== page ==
Every day I will be proud of my creative choices

Thursday, November 27, 2014

Portrait Society of America Conference Insider Article

Here is the article I wrote for the Portrait Society of America for their 2013 conference.  I was looking through my computer and came across this, so I thought I would post it.

  In presenting my chapter for the Conference Insider I wanted to show a few of my recent drawings. I am so happy that the Portrait Society has included drawings into the competition since I believe this will go a long way in showing artists and collectors that it all starts with—and sometimes ends with—drawing. I want the world to see drawings as great examples of fine art on par with an oil painting, watercolor, or sculpture. 
I am so moved by the simple gesture of a line or the soft edge of a scratchy texture on paper—rendering some parts to extreme finish and leaving empty or abstract spaces to challenge the viewer's imagination with that which has been suggested but unstated. 
Most of my drawings take me a long time even if they don't look it. I put in and take out over and over and over again. I wonder if I will ever learn to get it right on the first take! But I know that this is my process and am resolved to it, frustrating as it may be. Maybe I oscillate back and forth between defining and then softening and then redefining yet again because I am learning some deeper truth about the form and emotion of the subject through that process. As I draw, I feel myself slowly soaking up the story that I am attempting to convey through the shapes and values that are the simple, but surprisingly powerful, tools I have chosen to communicate with. 
It is difficult describing in words my technical process since it is so gradual. I use a light touch and build up the pigment slowly, constantly softening with my finger, a viva paper towel or a paper stump as I go. The image comes into focus—then I blur it—then I bring parts into focus again—then I soften again—etc. I do this until I reach a point where I can't soften anymore and I have just the right balance of finish and sharp detail in the center of attention. I am still inspired by the challenge of creating drawings especially because I am still learning about that tension between what I should give the viewer and what I should hide from them. Very often in my work, what I decide to take out and simplify is even more important that the things I include since it is that editing that makes for a more powerful statement.
I also wanted to talk about my progression as an artist in the public eye. For years I hid behind Scott since he was confident enough to share his work. He was great at doing public demonstrations and clearly speaking his thoughts. I would be asked to participant in paint-outs or demonstrations and I would nervously laugh at the suggestion—somewhere deep down inside I didn't believe I was worthy of that spot light.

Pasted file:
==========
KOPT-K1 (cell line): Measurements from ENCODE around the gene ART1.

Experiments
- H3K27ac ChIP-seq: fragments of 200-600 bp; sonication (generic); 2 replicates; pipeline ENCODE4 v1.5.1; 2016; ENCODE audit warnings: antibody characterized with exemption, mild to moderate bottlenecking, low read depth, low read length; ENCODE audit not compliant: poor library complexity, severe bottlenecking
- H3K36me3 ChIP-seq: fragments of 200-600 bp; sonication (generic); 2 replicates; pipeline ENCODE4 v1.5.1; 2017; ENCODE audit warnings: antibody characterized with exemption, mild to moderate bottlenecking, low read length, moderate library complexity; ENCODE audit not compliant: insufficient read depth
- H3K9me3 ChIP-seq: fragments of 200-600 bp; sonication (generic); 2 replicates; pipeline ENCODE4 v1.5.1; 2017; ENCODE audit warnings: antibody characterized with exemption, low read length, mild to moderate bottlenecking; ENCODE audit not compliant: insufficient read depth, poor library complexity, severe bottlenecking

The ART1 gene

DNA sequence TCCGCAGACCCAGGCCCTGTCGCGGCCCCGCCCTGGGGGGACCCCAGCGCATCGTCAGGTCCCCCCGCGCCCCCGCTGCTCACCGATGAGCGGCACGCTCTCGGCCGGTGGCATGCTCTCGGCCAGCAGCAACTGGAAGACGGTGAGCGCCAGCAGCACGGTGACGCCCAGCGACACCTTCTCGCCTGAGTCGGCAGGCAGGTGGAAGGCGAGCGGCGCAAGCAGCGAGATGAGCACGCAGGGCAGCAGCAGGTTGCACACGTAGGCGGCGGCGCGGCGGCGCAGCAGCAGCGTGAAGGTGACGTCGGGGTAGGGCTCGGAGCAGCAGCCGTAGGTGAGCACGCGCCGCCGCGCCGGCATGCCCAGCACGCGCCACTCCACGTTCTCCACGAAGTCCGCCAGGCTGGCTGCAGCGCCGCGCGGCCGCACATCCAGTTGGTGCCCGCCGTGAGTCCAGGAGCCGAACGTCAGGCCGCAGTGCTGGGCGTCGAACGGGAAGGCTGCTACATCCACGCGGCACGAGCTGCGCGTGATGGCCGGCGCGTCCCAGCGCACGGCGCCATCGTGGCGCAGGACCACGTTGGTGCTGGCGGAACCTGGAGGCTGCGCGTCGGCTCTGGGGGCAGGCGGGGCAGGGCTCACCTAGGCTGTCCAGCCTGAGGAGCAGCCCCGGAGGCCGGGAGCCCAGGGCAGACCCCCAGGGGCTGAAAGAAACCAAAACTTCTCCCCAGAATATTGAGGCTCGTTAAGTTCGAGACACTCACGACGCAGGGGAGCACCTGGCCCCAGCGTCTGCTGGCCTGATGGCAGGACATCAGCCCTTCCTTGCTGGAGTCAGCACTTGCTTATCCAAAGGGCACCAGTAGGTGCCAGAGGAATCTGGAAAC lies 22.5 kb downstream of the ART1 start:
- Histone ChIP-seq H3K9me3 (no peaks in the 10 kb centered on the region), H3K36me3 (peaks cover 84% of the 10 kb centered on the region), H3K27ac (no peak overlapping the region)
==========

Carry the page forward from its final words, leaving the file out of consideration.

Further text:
The first major demonstration I did was at the PSOA two years ago with Michelle Dunaway. Her serenity and calm manner really helped me get up on that stage. I want the next chapter of my life as a teacher to be of service to artists who are facing that same fear of putting yourself out there, so they can reach the full potential of the artists they can and should be. 
Conferences like these are a true blessing, but can be overwhelming at times, especially for people like me who live somewhat isolated and who's main connection with other artists is through Facebook. I hope that more people will share their journeys so all of us we will become aware that we are not alone in our struggles as we enter our studios and that voice whispers you are not good enough into our heads. It was a great help for me to realize that every great artist has faced that doubt and overcome it over and over again.
I hope that more conferences, websites, books and movies will focus on how we can all lift each other up. Art is not a zero-sum competition and another's sucess can be the inspiration to finding your own as well. 
Too often we concentrate only on the technical aspects of art and forget what the real goal is. Here is a quote from a book called, The Way of Mastery, that puts my thoughts on art well. "How can I look lovingly upon what my physical eyes show me, so that I discern or extract the good, the holy, and the beautiful, and therefore, give them to myself." 
With my new sense of transparency I wanted to talk with other artists about their journey. I hope to participate in a larger effort of artists bravely talking about why they are artists and why it's important to connect. I don't think it matters how polished or not each individual speaks while conveying their inspiration and struggles, only that it is from the heart. My first attempt is a video with my good friend and amazing artist Michelle Dunaway. The simple video Scott and I made of Michelle and I discussing art and our inspiration is freely available through the below link on YouTube. If you feel inclined I hope you take a look.